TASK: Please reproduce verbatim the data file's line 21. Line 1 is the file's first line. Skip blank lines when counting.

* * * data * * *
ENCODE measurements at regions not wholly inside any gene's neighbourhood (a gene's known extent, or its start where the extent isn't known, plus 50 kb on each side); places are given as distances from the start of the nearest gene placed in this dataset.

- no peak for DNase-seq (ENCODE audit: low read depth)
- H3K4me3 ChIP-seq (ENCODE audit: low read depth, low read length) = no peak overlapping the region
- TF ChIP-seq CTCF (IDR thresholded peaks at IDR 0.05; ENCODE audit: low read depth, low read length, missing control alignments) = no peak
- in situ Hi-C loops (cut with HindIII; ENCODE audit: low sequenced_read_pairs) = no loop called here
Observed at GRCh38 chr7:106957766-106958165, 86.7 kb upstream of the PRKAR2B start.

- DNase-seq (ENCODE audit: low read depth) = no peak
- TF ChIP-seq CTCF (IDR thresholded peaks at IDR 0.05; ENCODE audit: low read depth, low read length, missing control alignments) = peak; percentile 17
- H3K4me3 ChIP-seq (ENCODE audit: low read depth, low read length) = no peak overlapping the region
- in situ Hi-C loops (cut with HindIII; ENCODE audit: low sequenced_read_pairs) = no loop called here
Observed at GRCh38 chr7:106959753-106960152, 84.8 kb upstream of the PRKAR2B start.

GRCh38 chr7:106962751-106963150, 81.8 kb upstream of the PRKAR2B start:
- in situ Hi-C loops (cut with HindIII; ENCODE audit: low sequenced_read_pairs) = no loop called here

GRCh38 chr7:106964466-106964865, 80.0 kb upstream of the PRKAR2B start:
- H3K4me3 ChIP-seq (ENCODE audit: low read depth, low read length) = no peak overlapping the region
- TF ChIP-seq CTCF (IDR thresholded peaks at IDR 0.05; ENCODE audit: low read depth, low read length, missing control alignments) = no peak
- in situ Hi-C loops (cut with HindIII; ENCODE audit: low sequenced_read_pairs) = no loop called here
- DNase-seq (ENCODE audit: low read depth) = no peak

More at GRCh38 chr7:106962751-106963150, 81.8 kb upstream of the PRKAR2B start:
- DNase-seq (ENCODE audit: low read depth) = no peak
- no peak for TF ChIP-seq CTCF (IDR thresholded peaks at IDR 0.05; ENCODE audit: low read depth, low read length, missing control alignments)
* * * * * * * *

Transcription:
- no peak for TF ChIP-seq CTCF (IDR thresholded peaks at IDR 0.05; ENCODE audit: low read depth, low read length, missing control alignments)